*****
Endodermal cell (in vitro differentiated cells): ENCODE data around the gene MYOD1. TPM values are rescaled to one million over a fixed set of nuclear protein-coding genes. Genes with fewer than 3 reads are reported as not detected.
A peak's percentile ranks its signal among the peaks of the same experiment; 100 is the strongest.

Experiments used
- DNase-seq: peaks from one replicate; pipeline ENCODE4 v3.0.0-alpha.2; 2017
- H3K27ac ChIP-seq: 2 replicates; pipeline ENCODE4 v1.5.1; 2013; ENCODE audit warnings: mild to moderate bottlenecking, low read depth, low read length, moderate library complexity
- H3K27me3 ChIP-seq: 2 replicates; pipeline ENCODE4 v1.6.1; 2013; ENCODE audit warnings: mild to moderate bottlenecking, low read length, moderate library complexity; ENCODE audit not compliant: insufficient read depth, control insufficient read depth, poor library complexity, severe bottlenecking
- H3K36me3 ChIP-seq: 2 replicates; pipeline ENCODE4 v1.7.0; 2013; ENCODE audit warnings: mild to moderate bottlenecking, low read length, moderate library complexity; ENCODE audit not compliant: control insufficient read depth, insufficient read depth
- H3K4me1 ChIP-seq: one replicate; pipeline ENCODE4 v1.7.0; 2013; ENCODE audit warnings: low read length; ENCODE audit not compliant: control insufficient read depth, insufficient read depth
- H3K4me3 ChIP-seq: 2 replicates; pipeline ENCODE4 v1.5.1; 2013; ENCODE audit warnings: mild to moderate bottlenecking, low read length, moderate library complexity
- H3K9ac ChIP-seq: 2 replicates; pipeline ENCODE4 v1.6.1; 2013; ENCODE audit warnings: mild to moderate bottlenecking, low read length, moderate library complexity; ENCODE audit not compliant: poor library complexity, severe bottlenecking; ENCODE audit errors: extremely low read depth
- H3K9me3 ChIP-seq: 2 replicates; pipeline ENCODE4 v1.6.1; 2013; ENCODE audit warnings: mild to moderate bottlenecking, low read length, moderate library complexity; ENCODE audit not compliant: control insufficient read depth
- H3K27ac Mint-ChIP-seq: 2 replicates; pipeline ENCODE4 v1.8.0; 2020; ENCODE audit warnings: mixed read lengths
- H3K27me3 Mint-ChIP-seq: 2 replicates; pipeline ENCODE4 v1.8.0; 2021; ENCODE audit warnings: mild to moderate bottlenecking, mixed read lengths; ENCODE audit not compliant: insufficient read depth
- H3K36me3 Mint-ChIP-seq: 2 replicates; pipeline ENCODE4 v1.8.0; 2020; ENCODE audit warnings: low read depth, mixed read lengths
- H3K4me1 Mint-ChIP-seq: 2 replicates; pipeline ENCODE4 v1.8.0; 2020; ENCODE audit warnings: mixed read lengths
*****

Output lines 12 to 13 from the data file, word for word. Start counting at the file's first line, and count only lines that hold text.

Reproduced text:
- H3K27ac Mint-ChIP-seq: 2 replicates; pipeline ENCODE4 v1.8.0; 2020; ENCODE audit warnings: mixed read lengths
- H3K27me3 Mint-ChIP-seq: 2 replicates; pipeline ENCODE4 v1.8.0; 2021; ENCODE audit warnings: mild to moderate bottlenecking, mixed read lengths; ENCODE audit not compliant: insufficient read depth